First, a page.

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Glass lens | Thick lens


A round glass piece which is thick at the centre and thin at the periphery is picture of the convex lens we have in our mind. Similarly a round glass piece which is thin at the centre and thick at the periphery is the picture of a concave lens we have in our minds.

In this demonstration we try to redefine this narrow picture of lenses and give a broader perspective of this concept of lens. The use of milky water and smoke makes the path of light visible by scattering the light that makes the demonstration very beautiful.


You need a plastic box with a lid, incense stick, milky water, a 100 ml glass, two laser torches.

  1. Light the incense stick and fill the plastic box with the smoke of the incense stick.
  2. Tie the two laser torches with a rubber band and make them on by pressing their switches. Check whether you can see two parallel beams of light in the smoke filled box.
  3. Fill the glass with milky water and put it in the middle of the smoke box. See that the parallel beams of light get converged when they pass through the glass. The beams of light meet at a point and then continue their journey forward.
  4. Now take out the milky water from the glass and pour it in the plastic box. Add some more milky water to fill the plastic box to half of its capacity.
  5. Fill the empty glass with smoke and put a lid on it.
  6. Hold the empty glass filled with smoke in the milky water in the centre of the box.
  7. Again shine the two parallel beams of light on the glass. See that the parallel beams of light get diverged when they pass through the glass.


Water is optically denser than air. The parallel beams of light go from a rarer medium to a denser medium when they pass from air in the plastic box to the water filled glass. The glass with its round surfaces and filled with water acts as a convex lens. So the beams of light get converged to a point which is focus of the convex glass lens.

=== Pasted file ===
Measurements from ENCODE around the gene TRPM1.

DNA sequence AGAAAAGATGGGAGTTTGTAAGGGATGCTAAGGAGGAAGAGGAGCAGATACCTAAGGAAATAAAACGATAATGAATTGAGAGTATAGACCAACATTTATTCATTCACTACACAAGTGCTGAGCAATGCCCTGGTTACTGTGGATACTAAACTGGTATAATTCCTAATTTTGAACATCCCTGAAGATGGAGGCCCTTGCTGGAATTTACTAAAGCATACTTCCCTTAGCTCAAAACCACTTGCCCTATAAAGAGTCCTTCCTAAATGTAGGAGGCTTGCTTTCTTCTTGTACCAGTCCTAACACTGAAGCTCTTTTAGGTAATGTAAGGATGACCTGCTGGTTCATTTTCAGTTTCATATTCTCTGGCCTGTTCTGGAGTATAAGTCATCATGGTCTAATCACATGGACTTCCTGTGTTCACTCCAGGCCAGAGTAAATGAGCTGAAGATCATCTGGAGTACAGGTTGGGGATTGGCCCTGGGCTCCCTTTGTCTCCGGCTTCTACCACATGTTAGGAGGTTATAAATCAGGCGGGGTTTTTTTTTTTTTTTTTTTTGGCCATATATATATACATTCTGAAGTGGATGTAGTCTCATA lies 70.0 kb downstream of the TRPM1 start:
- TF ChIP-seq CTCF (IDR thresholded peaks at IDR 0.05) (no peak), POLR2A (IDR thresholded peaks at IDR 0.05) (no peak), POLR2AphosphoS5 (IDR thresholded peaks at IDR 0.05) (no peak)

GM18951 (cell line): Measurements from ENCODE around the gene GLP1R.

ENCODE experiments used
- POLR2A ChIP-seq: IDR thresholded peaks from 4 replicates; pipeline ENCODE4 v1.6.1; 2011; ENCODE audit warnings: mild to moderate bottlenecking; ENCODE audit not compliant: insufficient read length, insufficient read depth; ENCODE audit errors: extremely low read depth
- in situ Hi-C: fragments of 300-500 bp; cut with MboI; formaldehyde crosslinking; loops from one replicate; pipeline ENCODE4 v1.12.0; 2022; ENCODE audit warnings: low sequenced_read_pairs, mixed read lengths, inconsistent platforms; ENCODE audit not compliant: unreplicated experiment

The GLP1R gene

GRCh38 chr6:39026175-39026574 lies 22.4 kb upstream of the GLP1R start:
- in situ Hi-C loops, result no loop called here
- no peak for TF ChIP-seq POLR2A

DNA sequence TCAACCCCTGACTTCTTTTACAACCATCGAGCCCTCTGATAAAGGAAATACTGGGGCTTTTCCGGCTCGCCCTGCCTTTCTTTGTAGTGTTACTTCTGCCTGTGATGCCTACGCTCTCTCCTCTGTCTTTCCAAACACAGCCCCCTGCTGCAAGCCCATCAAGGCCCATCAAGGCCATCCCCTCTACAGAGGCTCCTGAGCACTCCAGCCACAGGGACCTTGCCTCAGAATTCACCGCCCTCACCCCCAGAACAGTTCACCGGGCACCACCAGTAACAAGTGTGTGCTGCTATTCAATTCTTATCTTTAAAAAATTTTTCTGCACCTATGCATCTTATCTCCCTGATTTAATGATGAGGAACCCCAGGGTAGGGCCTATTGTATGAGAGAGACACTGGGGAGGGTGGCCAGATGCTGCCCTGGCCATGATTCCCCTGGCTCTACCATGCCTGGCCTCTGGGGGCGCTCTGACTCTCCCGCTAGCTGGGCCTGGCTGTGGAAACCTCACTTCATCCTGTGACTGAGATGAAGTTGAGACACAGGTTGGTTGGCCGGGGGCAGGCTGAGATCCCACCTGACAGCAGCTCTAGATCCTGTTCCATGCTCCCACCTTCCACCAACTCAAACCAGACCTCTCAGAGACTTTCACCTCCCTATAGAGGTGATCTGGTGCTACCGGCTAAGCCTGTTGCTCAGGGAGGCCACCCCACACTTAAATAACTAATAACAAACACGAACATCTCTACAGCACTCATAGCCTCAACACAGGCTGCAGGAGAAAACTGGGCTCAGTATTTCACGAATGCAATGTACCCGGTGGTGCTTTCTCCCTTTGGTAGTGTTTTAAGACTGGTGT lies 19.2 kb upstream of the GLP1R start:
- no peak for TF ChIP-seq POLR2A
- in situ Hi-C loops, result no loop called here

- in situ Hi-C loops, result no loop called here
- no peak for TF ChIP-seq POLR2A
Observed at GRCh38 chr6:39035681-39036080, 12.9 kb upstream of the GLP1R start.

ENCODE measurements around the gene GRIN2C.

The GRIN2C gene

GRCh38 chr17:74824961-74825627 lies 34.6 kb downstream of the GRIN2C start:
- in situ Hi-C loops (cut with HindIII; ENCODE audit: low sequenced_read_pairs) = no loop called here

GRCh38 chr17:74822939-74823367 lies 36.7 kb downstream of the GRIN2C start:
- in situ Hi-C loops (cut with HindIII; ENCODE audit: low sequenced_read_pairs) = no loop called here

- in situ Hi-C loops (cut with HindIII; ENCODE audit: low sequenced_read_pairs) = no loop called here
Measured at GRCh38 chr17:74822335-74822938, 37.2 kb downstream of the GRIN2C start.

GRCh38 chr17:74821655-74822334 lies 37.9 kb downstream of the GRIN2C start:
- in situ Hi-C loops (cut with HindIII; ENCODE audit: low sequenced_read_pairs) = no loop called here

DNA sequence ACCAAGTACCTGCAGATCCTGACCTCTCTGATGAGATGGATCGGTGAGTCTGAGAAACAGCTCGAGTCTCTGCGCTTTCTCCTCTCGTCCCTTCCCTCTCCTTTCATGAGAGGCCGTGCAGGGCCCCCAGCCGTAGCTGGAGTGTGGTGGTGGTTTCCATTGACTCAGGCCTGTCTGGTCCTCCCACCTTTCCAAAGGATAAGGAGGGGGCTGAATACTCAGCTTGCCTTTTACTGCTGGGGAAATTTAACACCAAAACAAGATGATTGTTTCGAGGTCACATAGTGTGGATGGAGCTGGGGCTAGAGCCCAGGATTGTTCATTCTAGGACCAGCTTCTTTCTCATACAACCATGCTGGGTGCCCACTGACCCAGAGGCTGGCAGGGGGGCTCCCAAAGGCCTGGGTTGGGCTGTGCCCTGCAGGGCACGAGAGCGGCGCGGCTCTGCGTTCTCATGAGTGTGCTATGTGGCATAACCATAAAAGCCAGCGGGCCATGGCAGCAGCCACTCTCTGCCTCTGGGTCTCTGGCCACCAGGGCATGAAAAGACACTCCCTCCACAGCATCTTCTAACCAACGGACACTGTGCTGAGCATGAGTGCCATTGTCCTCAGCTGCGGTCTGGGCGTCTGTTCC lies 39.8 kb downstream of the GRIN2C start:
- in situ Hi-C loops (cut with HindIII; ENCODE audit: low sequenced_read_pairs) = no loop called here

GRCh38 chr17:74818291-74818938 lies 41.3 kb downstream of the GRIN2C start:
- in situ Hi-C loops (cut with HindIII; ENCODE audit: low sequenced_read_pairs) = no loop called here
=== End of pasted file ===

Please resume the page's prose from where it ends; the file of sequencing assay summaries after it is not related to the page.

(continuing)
When the water is filled inside the box and the glass is kept empty, the parallel light beams go from the denser medium of water in the box to the rarer medium of air inside the glass. This glass with its round surface and filled with air and smoke acts as a concave lens. So the beams of light get diverged when they pass through the glass. These diverged beams seem to come from behind the glass. This point is the virtual focus of the concave glass lens.

So we see that the same glass can act as both a convex as well as concave lens. The type of lens is determined by the medium inside the glass and the medium surrounding it.


You need a glass of water, stiff sheet of paper to make slits, and a screen.

glass lens

Cut two slits on a stiff piece of paper. Make it stand by fixing it over a window on one side of a cardboard box. Remove the opposite side of the box and let sunlight or torchlight fall on the slits to create `rays'. Place a cylindrical tumbler filled with water in the path of the rays. You will find that the direction of the rays change after refraction. We use the refraction at a curved surface to make lenses.


  1. Refraction at Plane and Spherical Surfaces
  2. Thin lenses
  3. Convex lens
  4. Experiments

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